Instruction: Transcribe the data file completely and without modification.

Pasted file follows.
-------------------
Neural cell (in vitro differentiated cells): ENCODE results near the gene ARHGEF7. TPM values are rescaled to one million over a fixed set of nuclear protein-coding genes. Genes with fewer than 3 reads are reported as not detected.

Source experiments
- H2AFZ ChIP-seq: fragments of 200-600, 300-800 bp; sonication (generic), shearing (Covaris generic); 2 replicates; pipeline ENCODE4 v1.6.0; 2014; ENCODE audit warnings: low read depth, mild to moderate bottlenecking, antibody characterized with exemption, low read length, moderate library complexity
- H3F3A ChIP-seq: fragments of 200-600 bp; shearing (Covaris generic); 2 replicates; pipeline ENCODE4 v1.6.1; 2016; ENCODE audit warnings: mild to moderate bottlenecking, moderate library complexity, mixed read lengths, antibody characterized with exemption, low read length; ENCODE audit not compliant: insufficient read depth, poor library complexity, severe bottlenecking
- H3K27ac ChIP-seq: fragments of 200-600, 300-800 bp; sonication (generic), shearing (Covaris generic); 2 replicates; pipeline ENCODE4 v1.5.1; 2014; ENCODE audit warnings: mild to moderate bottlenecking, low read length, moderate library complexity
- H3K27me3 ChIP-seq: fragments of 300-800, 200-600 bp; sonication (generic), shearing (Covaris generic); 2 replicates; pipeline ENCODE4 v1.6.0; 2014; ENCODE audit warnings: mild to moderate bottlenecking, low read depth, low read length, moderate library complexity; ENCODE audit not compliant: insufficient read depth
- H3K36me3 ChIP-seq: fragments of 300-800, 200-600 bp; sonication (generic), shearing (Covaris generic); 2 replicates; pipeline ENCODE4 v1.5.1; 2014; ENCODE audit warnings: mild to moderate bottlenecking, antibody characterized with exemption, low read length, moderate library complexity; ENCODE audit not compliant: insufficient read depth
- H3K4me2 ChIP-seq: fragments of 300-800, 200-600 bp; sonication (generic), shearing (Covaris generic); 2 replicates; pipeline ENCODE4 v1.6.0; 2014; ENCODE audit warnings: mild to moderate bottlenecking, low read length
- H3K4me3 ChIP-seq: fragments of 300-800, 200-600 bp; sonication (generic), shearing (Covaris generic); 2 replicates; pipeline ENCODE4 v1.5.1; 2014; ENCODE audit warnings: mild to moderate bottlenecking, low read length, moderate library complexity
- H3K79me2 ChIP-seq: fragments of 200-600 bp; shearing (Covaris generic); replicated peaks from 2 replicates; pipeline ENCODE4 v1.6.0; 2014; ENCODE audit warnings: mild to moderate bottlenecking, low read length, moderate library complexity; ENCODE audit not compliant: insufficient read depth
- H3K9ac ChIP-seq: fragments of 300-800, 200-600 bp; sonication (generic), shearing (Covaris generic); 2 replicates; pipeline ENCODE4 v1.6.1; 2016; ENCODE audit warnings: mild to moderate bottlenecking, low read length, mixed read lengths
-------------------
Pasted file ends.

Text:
Neural cell (in vitro differentiated cells): ENCODE results near the gene ARHGEF7. TPM values are rescaled to one million over a fixed set of nuclear protein-coding genes. Genes with fewer than 3 reads are reported as not detected.

Source experiments
- H2AFZ ChIP-seq: fragments of 200-600, 300-800 bp; sonication (generic), shearing (Covaris generic); 2 replicates; pipeline ENCODE4 v1.6.0; 2014; ENCODE audit warnings: low read depth, mild to moderate bottlenecking, antibody characterized with exemption, low read length, moderate library complexity
- H3F3A ChIP-seq: fragments of 200-600 bp; shearing (Covaris generic); 2 replicates; pipeline ENCODE4 v1.6.1; 2016; ENCODE audit warnings: mild to moderate bottlenecking, moderate library complexity, mixed read lengths, antibody characterized with exemption, low read length; ENCODE audit not compliant: insufficient read depth, poor library complexity, severe bottlenecking
- H3K27ac ChIP-seq: fragments of 200-600, 300-800 bp; sonication (generic), shearing (Covaris generic); 2 replicates; pipeline ENCODE4 v1.5.1; 2014; ENCODE audit warnings: mild to moderate bottlenecking, low read length, moderate library complexity
- H3K27me3 ChIP-seq: fragments of 300-800, 200-600 bp; sonication (generic), shearing (Covaris generic); 2 replicates; pipeline ENCODE4 v1.6.0; 2014; ENCODE audit warnings: mild to moderate bottlenecking, low read depth, low read length, moderate library complexity; ENCODE audit not compliant: insufficient read depth
- H3K36me3 ChIP-seq: fragments of 300-800, 200-600 bp; sonication (generic), shearing (Covaris generic); 2 replicates; pipeline ENCODE4 v1.5.1; 2014; ENCODE audit warnings: mild to moderate bottlenecking, antibody characterized with exemption, low read length, moderate library complexity; ENCODE audit not compliant: insufficient read depth
- H3K4me2 ChIP-seq: fragments of 300-800, 200-600 bp; sonication (generic), shearing (Covaris generic); 2 replicates; pipeline ENCODE4 v1.6.0; 2014; ENCODE audit warnings: mild to moderate bottlenecking, low read length
- H3K4me3 ChIP-seq: fragments of 300-800, 200-600 bp; sonication (generic), shearing (Covaris generic); 2 replicates; pipeline ENCODE4 v1.5.1; 2014; ENCODE audit warnings: mild to moderate bottlenecking, low read length, moderate library complexity
- H3K79me2 ChIP-seq: fragments of 200-600 bp; shearing (Covaris generic); replicated peaks from 2 replicates; pipeline ENCODE4 v1.6.0; 2014; ENCODE audit warnings: mild to moderate bottlenecking, low read length, moderate library complexity; ENCODE audit not compliant: insufficient read depth
- H3K9ac ChIP-seq: fragments of 300-800, 200-600 bp; sonication (generic), shearing (Covaris generic); 2 replicates; pipeline ENCODE4 v1.6.1; 2016; ENCODE audit warnings: mild to moderate bottlenecking, low read length, mixed read lengths